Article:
4. Whether the appellant’s failure to leave the premises led to the license being terminated on February 18, 2003 and this strengthened the respondent’s cause for eviction and mesne profits claim.
  5. The validity of the documents and their impact on the ownership and possession of the property in relation to Section 54 of the Transfer of Property Act, 1882, and other pertinent legal frameworks.


  1. In spite of being served, the plaintiff-respondent did not show up in court as represented by Shri Rajul Shrivastav, the defendant-appellant.
  2. In his lawsuit challenge, the defendant-appellant claimed that documents had been altered on blank sheets of paper, but he did not dispute their execution, the execution of the possession memo, or the payment of the agreed-upon selling value.
  3. The trial court resolved all questions against the defendant-appellant by framing three problems pertaining to the manipulation and fraudulent acquisition of documents, the plaintiff-respondent’s authority to remove the defendant-appellant, and the claim to mesne profits. Particularly, it was determined that the plaintiff-respondent, who also demonstrated his legitimate ownership of the land had not used any deception, coercion, or fraud to obtain the documents. Thus, after determining the defendant-appellant’s license, eviction and payment of mesne profits were warranted, albeit not at the rate claimed by the plaintiff.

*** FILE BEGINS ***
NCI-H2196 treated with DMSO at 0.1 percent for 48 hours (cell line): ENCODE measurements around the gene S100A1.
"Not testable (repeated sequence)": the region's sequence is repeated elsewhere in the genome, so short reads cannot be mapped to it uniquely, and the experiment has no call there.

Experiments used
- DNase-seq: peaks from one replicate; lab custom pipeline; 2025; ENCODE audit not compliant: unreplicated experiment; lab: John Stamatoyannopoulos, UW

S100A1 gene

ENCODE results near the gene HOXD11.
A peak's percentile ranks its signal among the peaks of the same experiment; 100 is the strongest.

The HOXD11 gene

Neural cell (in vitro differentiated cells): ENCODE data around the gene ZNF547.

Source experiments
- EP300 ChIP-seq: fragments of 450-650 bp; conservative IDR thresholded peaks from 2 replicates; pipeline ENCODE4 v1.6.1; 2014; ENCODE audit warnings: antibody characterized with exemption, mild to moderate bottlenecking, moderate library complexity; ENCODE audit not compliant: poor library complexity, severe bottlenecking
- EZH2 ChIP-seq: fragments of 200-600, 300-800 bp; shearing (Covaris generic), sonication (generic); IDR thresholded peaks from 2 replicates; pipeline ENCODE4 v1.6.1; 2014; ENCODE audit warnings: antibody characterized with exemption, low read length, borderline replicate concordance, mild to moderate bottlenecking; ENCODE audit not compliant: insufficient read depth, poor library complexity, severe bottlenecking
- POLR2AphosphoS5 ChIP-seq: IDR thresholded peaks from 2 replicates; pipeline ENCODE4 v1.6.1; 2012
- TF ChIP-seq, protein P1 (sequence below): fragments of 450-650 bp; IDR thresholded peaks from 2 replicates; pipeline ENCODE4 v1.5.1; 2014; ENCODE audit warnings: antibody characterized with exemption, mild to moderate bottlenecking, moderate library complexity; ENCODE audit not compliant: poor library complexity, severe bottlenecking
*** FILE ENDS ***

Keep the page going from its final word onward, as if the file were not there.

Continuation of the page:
4. Since there was no execution of a sale deed or other action that could have granted the plaintiff-respondent title, the defendant-appellant’s power of attorney granted to the plaintiff-respondent was ruled insignificant for the purpose of transferring title. The general power of attorney was ineffectual because the holder did not execute any consequential documents.


  1. The plaintiff-respondent is claiming ownership of the property based on certain documents and the legal issue revolves around an eviction and mesne profits claim.
  2. A memo of possession, a sale agreement, and a receipt verifying the payment of the sale amount are among these documents.
  3. These records are important to the plaintiff’s ownership claim and the ensuing eviction and mesne profits lawsuit proving their importance in the case.


  1. An agreement to sell does not transfer ownership of immovable property even while it is not legally equal to a sale deed.